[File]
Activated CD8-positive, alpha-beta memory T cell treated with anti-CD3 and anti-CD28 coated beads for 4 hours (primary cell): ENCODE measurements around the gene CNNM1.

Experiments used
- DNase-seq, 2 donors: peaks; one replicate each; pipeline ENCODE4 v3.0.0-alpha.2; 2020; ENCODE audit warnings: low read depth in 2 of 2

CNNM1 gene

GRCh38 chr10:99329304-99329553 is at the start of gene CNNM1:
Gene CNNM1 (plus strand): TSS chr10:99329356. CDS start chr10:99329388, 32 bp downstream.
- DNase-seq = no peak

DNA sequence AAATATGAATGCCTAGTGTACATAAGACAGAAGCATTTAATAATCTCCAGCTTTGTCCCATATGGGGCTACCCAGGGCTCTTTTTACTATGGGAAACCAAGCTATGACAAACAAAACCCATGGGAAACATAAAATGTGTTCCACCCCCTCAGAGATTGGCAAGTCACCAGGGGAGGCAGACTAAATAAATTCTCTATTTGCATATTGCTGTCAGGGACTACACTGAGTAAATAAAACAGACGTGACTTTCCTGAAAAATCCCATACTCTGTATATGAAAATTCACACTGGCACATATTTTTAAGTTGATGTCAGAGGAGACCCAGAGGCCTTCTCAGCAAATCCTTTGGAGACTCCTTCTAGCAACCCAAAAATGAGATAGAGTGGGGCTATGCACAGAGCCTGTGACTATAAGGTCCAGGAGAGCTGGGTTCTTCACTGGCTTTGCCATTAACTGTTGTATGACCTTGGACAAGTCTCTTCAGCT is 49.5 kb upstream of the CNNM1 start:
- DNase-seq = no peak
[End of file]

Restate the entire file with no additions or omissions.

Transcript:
Activated CD8-positive, alpha-beta memory T cell treated with anti-CD3 and anti-CD28 coated beads for 4 hours (primary cell): ENCODE measurements around the gene CNNM1.

Experiments used
- DNase-seq, 2 donors: peaks; one replicate each; pipeline ENCODE4 v3.0.0-alpha.2; 2020; ENCODE audit warnings: low read depth in 2 of 2

CNNM1 gene

GRCh38 chr10:99329304-99329553 is at the start of gene CNNM1:
Gene CNNM1 (plus strand): TSS chr10:99329356. CDS start chr10:99329388, 32 bp downstream.
- DNase-seq = no peak

DNA sequence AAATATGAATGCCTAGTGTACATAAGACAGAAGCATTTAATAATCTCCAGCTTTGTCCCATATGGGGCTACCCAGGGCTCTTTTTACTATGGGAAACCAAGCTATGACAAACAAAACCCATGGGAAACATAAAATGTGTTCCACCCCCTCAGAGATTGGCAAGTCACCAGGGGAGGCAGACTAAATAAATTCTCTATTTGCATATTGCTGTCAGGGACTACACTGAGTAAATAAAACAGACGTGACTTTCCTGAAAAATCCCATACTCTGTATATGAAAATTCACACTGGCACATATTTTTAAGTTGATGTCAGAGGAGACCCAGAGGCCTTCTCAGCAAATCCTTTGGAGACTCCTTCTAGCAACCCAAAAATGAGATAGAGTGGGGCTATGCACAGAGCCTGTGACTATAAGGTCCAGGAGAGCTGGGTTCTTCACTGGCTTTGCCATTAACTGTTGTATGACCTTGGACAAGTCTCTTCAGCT is 49.5 kb upstream of the CNNM1 start:
- DNase-seq = no peak